“It’s obvious that it’s become a problem when you’re starting to equip law enforcement officers with drugs such as Narcan to help people in a situation of an overdose,” Tanner said. “It’s something the EMTs have used for number of years. But you can see that this has evolved and has rolled over to law enforcement acting as first responders as well.”
Fentanyl is not only dangerous to the user but also for anyone nearby, including emergency responders, who come into contact with the drug. Second-hand exposure can cause disorientation, coughing or cardiac arrest, according to the U.S. Drug Enforcement Administration.
Tanner said his department, like law enforcement agencies around the nation, has taken extra measures when dealing with overdose calls that could potentially expose an officer to fentanyl. In June, the department started equipping deputies with safety masks, goggles, gloves and coveralls to protect them from accidental exposure to dangerous opioids.
When it comes to stopping the distribution of opioids, Tanner said the task is harder than handling drug crimes in the past.
“We don’t have enough answers for the fentanyl issue yet,” he said. “We know it’s a problem and we know it’s deadly, but we haven’t got our arms around the distribution side.”
Tanner said his department is focused on investigating the issue, attempting to identify different compounds found with the drugs, and treating every overdose like a crime scene. But dealers are harder to identify in those situations, he said.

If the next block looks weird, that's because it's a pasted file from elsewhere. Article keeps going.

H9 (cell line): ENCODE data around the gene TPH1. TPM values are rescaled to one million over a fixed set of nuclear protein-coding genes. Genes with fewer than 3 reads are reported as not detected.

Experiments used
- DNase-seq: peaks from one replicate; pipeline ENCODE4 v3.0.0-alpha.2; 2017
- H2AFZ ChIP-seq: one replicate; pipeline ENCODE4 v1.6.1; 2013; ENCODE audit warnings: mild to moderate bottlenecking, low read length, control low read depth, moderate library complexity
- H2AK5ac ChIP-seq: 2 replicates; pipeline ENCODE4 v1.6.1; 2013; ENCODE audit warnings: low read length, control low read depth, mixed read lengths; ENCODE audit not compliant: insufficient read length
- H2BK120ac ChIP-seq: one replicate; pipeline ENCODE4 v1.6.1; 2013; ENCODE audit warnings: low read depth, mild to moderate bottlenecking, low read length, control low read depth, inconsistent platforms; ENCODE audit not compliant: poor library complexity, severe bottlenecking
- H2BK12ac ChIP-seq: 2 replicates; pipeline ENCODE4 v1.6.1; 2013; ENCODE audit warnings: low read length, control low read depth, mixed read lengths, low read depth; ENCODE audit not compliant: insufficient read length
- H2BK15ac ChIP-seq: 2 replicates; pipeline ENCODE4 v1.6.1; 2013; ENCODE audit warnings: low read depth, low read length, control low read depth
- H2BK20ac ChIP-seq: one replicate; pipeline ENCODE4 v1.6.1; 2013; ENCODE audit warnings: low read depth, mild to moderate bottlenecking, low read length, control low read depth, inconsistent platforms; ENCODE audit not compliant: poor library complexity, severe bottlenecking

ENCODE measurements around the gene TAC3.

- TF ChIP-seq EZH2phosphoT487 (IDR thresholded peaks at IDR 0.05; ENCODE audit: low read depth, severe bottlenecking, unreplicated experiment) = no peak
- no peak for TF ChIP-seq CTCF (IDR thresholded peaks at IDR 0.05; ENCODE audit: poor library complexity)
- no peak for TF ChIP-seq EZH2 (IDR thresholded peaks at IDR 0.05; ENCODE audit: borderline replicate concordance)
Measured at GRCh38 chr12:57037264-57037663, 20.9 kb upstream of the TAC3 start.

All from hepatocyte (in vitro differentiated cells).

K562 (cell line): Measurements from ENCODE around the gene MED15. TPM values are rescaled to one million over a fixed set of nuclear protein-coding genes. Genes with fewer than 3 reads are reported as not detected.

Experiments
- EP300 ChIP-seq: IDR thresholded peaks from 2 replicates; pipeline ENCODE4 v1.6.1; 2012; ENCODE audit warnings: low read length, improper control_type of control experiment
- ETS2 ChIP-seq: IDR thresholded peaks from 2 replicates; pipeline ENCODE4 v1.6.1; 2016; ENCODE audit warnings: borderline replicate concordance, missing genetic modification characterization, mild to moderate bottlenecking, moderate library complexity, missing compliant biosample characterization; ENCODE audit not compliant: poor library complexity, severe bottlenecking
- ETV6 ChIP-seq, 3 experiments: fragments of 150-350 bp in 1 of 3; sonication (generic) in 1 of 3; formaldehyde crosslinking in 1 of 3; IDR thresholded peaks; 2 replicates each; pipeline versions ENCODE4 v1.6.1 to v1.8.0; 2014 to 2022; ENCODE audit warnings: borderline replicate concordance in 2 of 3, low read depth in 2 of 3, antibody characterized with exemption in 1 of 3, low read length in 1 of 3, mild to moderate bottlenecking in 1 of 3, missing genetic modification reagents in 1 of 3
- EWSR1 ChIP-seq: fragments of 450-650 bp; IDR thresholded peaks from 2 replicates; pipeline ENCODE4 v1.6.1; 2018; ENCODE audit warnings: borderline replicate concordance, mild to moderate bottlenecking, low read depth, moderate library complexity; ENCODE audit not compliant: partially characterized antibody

“It’s different than drug cases we’ve worked in the past,” he said. “With fentanyl and other compounds, your dealers are a dime a dozen. These drug dealers could be friends or relatives. It’s not like tracking that distribution to certain kingpins, if you will, like back in the ’80s. ”
Meanwhile, overdose deaths in Beaufort County continue to rise.
“When you think about our little area of Beaufort County, South Carolina, and compare our numbers to others like Chicago, Detroit or Philadelphia, it may look like we don’t have the problem they have,” Tanner said. “But if you look at population numbers, it’s some pretty alarming numbers.”
“And those are just the known numbers,” he added. “The unknown part — how many overdoses are not reported — within itself would be alarming.”
Fentanyl: A synthetic opioid approximately 100 times more potent than morphine and 50 times more potent than heroin. It can be injected, snorted, smoked or taken orally by pill or tablet. Similar to other commonly used opioids, it produces effects such as relaxation, euphoria, pain relief, sedation, confusion, drowsiness, nausea, vomiting and respiratory depression.
Naloxone: A medication used to block the effects of opioids, especially in the event of an overdose. The drug is commonly sold under the brand name Narcan.
Source: U.S. Drug Enforcement Administration
International Overdose Awareness Day
On Thursday, Aug. 31, the Beaufort County Sheriff's Office and the Beaufort County Alcohol and Drug Abuse Department are hosting an event from 6:30 to 8 p.m. at the Buckwalter Recreation Center (PALS) at 905 Buckwalter Parkway in Bluffton.
The event will include the distribution of overdose-awareness materials and information, a “take-back-the-meds” drop-off site, and a candlelight vigil to remember the “everyday people we’ve lost everywhere,” according to a release.